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Why Does MassDEP Prohibit Open Burning on “No Burn” Days?
Open burning pollutes the air and can make it difficult for people with
respiratory problems to breathe. When the air is stagnant, open burning can
create smoke and odor nuisances – and health risks – for nearby residents,
particularly in populated areas. On “good air” days, existing pollution levels are
low and air circulates well. During the “open burning season” (which runs from
January 15 to May 1), open burning is allowed in Massachusetts only on days
when BOTH air quality and fire safety conditions are acceptable. Local fire
departments make decisions about fire safety, and MassDEP decides whether
the air quality on each day is good enough to allow open burning.
What is MassDEP’s decision based on?
MassDEP’s Air Pollution Regulation (310 CMR 7.07) authorizes the
Department to prohibit open burning on days when it may cause or contribute
to a condition of air pollution. MassDEP develops a daily air quality forecast
based on models and analyses from the National Weather Service, and on
data from state and regional air quality monitors. In general, “no burn”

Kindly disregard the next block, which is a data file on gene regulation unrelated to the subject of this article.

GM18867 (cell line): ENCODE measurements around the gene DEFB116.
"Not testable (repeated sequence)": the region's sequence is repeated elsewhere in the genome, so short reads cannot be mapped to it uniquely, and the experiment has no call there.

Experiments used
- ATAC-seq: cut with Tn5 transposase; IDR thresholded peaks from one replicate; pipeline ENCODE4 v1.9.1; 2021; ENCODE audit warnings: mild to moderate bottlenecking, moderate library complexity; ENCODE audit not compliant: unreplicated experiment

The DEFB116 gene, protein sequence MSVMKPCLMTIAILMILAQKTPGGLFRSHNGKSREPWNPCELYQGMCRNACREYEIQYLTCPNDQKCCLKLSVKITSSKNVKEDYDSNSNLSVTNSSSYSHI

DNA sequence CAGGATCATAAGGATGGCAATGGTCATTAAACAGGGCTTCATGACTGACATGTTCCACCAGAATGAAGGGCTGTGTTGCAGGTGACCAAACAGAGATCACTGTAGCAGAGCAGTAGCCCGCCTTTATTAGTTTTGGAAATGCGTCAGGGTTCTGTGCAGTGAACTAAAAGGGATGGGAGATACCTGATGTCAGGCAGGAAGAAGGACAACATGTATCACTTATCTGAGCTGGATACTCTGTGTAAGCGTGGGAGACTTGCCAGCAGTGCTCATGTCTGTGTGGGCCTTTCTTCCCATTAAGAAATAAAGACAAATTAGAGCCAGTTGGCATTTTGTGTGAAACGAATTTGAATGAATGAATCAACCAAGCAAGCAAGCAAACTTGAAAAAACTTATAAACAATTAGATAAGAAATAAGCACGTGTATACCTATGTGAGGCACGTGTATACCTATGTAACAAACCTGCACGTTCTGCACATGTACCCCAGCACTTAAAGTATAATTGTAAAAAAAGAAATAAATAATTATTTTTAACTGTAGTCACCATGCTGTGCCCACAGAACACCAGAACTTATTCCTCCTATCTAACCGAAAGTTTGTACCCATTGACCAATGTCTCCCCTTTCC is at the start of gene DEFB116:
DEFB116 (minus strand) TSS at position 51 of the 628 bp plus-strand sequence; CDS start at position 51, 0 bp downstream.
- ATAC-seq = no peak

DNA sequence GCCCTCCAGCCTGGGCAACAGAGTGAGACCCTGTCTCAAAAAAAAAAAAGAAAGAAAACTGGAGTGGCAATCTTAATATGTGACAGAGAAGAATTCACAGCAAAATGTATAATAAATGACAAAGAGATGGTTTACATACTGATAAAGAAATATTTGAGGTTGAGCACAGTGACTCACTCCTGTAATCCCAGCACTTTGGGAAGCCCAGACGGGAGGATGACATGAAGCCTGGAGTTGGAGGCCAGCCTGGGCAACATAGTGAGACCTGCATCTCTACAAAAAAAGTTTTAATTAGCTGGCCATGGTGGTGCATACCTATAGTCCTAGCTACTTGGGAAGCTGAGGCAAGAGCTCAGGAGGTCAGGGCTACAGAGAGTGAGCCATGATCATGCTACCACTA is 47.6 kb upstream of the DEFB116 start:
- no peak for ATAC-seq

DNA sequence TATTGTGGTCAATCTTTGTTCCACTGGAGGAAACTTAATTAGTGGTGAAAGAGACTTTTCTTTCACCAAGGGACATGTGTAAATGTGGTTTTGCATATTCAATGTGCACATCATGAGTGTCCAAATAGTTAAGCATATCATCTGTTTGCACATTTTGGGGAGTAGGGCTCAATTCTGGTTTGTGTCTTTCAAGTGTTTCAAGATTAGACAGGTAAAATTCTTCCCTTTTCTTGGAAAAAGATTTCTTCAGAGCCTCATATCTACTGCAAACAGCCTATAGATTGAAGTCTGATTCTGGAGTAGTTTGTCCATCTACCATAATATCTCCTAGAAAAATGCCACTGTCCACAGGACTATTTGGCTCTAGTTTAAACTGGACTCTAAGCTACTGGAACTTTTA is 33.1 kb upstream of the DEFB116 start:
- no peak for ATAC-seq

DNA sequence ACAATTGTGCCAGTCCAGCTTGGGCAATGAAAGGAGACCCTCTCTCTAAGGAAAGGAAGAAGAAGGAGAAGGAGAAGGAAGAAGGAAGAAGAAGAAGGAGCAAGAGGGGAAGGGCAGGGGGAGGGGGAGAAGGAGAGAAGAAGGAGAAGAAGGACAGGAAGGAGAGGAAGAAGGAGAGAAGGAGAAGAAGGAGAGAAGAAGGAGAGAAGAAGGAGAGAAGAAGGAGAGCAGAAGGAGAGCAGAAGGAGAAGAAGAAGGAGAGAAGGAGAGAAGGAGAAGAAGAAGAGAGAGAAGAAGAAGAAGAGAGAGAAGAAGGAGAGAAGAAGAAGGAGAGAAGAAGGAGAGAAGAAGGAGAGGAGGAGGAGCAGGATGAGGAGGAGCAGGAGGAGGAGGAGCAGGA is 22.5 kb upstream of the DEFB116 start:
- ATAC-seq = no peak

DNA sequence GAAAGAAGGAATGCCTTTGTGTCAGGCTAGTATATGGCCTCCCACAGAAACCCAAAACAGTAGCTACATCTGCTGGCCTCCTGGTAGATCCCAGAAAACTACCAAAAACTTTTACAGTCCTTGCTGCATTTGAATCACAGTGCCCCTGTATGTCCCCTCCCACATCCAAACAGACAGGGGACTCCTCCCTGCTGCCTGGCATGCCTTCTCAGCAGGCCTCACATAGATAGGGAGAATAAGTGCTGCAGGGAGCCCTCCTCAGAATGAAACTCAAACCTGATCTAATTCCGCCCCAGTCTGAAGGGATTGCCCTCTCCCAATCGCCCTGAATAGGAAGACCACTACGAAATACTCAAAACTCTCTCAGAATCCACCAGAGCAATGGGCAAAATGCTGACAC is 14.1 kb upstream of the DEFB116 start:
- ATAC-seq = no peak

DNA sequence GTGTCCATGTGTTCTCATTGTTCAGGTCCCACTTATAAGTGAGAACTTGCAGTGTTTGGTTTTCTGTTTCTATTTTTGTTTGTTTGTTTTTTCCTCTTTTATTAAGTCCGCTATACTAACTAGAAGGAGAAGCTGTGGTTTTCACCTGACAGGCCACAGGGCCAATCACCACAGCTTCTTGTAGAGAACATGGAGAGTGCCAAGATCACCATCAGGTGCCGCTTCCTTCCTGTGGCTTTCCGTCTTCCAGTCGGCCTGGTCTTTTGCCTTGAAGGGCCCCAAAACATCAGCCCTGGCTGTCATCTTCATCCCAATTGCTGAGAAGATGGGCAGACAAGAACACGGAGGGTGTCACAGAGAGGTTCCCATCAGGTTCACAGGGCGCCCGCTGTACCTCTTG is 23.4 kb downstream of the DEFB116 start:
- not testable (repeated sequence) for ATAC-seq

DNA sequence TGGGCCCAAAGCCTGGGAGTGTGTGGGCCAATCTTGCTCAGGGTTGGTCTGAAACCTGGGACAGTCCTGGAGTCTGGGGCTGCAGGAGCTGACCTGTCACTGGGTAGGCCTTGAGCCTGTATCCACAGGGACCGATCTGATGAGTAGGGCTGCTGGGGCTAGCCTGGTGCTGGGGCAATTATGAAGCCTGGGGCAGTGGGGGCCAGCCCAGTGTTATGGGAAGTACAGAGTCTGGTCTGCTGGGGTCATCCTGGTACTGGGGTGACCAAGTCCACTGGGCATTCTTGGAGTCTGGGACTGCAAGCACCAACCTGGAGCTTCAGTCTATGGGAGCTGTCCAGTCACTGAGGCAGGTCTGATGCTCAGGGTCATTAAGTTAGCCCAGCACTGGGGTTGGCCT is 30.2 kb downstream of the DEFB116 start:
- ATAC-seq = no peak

announcements are issued when:
• The Air Quality Index for Massachusetts and nearby areas of upwind states
is “moderate” or higher (fine particle concentrations are at or above 12
micrograms/cubic meter) early in the morning,
• The weather forecast is for light winds, which will not mix smoke from fires
with cleaner air, allowing the smoke to linger over neighborhoods, and
• Air flow into Massachusetts is coming from the southwest, which draws in
polluted air from urban areas south and west of Massachusetts and can
raise pollution levels here.
In these conditions, smoke from open burning will add pollution to air that is
already polluted, making a bad situation worse. Adults with respiratory
conditions (e.g., asthma) and heart problems and children can be especially
affected by air pollution.
MassDEP may prohibit open burning in specific fire districts or statewide,
depending on the conditions on a particular day.
Where can I find information on air quality conditions in my area?
The MassDEP web site shows air quality forecasts and real-time pollution
levels at all of the air monitors across the state that collect data continuously: